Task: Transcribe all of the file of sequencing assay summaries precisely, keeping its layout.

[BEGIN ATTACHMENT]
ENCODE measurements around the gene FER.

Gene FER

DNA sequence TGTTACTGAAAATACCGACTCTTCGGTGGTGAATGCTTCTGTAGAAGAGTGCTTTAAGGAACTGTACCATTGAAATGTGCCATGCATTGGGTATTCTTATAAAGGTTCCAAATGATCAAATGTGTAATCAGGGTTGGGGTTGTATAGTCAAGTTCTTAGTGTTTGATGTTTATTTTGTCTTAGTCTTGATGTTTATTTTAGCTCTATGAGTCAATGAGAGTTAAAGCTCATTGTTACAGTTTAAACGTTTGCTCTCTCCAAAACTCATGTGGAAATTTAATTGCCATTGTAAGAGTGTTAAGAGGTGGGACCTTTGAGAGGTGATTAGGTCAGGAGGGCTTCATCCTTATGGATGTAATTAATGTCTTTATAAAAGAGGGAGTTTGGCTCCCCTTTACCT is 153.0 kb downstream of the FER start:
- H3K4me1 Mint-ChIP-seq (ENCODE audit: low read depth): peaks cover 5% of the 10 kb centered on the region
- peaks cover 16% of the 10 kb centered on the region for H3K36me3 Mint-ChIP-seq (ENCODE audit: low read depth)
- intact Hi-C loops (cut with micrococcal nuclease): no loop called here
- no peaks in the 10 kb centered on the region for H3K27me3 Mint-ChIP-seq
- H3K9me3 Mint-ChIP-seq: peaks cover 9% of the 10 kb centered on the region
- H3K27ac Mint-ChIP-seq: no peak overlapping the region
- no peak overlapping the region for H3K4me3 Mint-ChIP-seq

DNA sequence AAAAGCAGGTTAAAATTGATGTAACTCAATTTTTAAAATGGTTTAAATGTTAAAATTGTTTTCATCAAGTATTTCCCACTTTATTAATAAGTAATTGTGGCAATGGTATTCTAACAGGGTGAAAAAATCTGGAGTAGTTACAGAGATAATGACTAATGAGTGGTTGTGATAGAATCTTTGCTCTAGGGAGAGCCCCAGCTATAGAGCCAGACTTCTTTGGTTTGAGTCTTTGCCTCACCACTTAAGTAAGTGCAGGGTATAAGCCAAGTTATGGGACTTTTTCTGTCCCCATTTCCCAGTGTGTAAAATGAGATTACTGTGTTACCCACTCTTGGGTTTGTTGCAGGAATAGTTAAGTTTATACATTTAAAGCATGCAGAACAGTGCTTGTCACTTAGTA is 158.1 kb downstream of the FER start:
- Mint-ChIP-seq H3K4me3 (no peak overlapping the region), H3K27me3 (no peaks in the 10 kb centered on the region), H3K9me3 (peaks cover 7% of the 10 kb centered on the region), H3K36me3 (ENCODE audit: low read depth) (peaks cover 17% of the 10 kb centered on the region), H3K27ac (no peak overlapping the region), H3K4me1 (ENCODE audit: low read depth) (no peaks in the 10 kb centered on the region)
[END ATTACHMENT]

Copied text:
ENCODE measurements around the gene FER.

Gene FER

DNA sequence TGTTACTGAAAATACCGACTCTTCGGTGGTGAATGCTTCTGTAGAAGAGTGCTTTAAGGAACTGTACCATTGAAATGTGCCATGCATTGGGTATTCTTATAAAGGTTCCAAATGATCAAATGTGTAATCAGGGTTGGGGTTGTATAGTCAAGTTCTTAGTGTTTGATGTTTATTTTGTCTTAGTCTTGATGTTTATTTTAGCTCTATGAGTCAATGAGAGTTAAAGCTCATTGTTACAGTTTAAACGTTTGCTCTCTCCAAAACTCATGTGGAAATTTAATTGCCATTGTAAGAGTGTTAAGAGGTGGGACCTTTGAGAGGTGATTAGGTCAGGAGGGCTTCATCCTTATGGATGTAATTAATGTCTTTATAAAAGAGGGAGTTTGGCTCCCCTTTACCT is 153.0 kb downstream of the FER start:
- H3K4me1 Mint-ChIP-seq (ENCODE audit: low read depth): peaks cover 5% of the 10 kb centered on the region
- peaks cover 16% of the 10 kb centered on the region for H3K36me3 Mint-ChIP-seq (ENCODE audit: low read depth)
- intact Hi-C loops (cut with micrococcal nuclease): no loop called here
- no peaks in the 10 kb centered on the region for H3K27me3 Mint-ChIP-seq
- H3K9me3 Mint-ChIP-seq: peaks cover 9% of the 10 kb centered on the region
- H3K27ac Mint-ChIP-seq: no peak overlapping the region
- no peak overlapping the region for H3K4me3 Mint-ChIP-seq

DNA sequence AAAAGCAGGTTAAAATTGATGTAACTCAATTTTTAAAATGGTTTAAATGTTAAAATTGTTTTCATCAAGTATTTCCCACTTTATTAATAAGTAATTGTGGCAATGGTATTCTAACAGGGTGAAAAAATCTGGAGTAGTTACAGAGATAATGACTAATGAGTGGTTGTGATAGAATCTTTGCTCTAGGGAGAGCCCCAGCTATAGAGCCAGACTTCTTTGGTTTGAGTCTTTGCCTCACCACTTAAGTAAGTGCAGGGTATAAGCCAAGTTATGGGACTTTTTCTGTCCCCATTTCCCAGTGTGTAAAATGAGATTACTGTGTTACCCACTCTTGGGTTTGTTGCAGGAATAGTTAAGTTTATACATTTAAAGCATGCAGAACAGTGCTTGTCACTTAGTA is 158.1 kb downstream of the FER start:
- Mint-ChIP-seq H3K4me3 (no peak overlapping the region), H3K27me3 (no peaks in the 10 kb centered on the region), H3K9me3 (peaks cover 7% of the 10 kb centered on the region), H3K36me3 (ENCODE audit: low read depth) (peaks cover 17% of the 10 kb centered on the region), H3K27ac (no peak overlapping the region), H3K4me1 (ENCODE audit: low read depth) (no peaks in the 10 kb centered on the region)